The residents of a suburban high-rise apartment building are being infected by a strain of parasites that turn them into mindless, sex-crazed fiends out to infect others by the slightest sexual contact.
This film contains four distinct, separate stories. "Black Hair": A poor samurai who divorces his true love to marry for money, but finds the marriage disastrous and returns to his old wife... See full summary »
A bag full of symbolic folklore about werewolves, or, rather, their sexual connotation. Granny tells her granddaughter Rosaleen strange, disturbing tales about innocent maidens falling in ... See full summary »
A man tries to uncover an unconventional psychologist's therapy techniques on his institutionalized wife, while a series of brutal attacks committed by a brood of mutant children coincides with the husband's investigation.
Is it a nightmare or an actual view of a post-apocalyptic world? Set in an industrial town in which giant machines are constantly working, spewing smoke, and making noise that is inescapable, Henry Spencer lives in a building that, like all the others, appears to be abandoned. The lights flicker on and off, he has bowls of water in his dresser drawers, and for his only diversion he watches and listens to the Lady in the Radiator sing about finding happiness in heaven. Henry has a girlfriend, Mary X, who has frequent spastic fits. Mary gives birth to Henry's child, a frightening looking mutant, which leads to the injection of all sorts of sexual imagery into the depressive and chaotic mix. Written by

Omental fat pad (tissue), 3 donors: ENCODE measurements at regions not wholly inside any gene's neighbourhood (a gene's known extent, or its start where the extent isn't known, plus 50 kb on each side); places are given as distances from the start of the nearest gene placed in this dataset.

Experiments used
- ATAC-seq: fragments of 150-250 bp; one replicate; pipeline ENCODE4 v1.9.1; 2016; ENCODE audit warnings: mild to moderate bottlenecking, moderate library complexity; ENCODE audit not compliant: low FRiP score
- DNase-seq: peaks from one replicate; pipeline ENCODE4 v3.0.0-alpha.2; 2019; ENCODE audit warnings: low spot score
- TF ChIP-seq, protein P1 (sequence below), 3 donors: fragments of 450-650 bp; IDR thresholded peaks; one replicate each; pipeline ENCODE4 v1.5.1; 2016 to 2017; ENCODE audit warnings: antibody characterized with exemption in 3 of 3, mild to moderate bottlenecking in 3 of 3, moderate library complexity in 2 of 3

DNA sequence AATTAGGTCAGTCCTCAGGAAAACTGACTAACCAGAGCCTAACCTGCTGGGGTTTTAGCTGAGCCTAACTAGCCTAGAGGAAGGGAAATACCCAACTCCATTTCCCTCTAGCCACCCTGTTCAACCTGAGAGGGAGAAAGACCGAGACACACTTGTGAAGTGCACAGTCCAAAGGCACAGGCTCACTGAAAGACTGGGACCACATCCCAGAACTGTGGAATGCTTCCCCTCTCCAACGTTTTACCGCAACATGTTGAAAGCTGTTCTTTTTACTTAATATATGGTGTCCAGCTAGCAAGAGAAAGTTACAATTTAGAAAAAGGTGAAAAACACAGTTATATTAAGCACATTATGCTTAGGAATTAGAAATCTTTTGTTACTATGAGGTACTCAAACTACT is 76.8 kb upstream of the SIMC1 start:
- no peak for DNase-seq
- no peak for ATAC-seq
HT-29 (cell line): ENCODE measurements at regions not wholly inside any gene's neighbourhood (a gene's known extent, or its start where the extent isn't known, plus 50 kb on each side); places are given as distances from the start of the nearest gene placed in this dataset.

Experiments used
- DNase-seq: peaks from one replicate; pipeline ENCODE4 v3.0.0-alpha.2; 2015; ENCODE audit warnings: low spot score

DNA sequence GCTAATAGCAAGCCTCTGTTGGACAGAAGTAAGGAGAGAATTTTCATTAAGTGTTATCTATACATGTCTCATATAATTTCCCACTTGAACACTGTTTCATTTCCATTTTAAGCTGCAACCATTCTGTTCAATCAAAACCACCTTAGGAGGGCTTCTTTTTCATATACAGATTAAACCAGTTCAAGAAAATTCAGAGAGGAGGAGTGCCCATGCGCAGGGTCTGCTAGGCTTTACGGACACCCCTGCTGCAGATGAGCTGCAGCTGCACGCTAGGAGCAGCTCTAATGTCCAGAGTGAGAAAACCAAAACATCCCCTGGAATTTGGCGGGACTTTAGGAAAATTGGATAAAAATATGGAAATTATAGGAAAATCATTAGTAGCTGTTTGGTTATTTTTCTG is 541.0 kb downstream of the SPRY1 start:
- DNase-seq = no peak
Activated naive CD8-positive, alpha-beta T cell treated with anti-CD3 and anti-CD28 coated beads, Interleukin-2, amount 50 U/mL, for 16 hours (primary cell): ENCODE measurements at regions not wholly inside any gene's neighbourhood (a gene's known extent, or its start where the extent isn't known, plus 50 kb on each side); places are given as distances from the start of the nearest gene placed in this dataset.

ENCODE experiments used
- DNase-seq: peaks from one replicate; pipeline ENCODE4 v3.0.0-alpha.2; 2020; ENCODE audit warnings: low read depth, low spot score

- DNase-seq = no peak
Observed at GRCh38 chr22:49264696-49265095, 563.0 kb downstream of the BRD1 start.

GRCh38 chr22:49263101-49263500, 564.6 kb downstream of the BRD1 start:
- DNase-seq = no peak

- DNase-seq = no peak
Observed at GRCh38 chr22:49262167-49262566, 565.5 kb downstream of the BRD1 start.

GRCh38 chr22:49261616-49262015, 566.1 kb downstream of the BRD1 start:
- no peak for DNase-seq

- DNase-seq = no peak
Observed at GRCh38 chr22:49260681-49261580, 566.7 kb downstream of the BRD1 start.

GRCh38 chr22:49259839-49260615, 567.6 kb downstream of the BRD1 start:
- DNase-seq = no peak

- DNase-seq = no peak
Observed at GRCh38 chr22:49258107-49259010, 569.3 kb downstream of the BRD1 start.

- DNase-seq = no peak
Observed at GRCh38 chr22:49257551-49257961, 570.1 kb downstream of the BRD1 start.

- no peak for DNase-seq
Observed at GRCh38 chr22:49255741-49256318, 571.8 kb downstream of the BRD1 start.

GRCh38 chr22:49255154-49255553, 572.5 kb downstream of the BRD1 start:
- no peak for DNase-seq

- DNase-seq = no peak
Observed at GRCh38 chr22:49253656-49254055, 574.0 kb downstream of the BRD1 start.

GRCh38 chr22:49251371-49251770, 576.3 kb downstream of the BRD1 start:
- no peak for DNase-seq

Rick Gregory <email@example.com>
David Lynch had a lot of trouble getting financial assistance from the AFI, because the script was only 20 pages long. He received a grant from AFI but after about 3 years of production, ran out of money. At one point Terrence Malick screened the film for a potential financial backer, who walked out, calling the movie "bullshit". See more »
The man's hands on the door at the beginning. See more »
I've watched Eraserhead countless times. In theaters. Off of the infamous Japanese-subtitled VCR copy. Off of the recent Lynch re-release. From around the late 70s onward. Yes, that long.
I have friends who won't let me recommend movies to them any more.
Anyway, the capsule summary, "Can't be summarized," is pretty close.
First, it is not a movie. It is not a film.
It is a piece of art.
All of the comments I read that attempt to describe it as a movie fail for precisely that reason. If you read the ones that can handle it, they handle it as an art review.
So don't even think of it as a movie. Don't recommend it as a movie. It doesn't work.
I'll also admit that I sat in a haze for decades, absorbed in the imagery. In awe of the impressions. And finally, an image crystallized, an image of what this was a portrait of. (And, of course, I expect this image may change with repeated viewings...) And as I watch it, with this in mind, a continuity appears.
We are living in hell, we just don't realize it.
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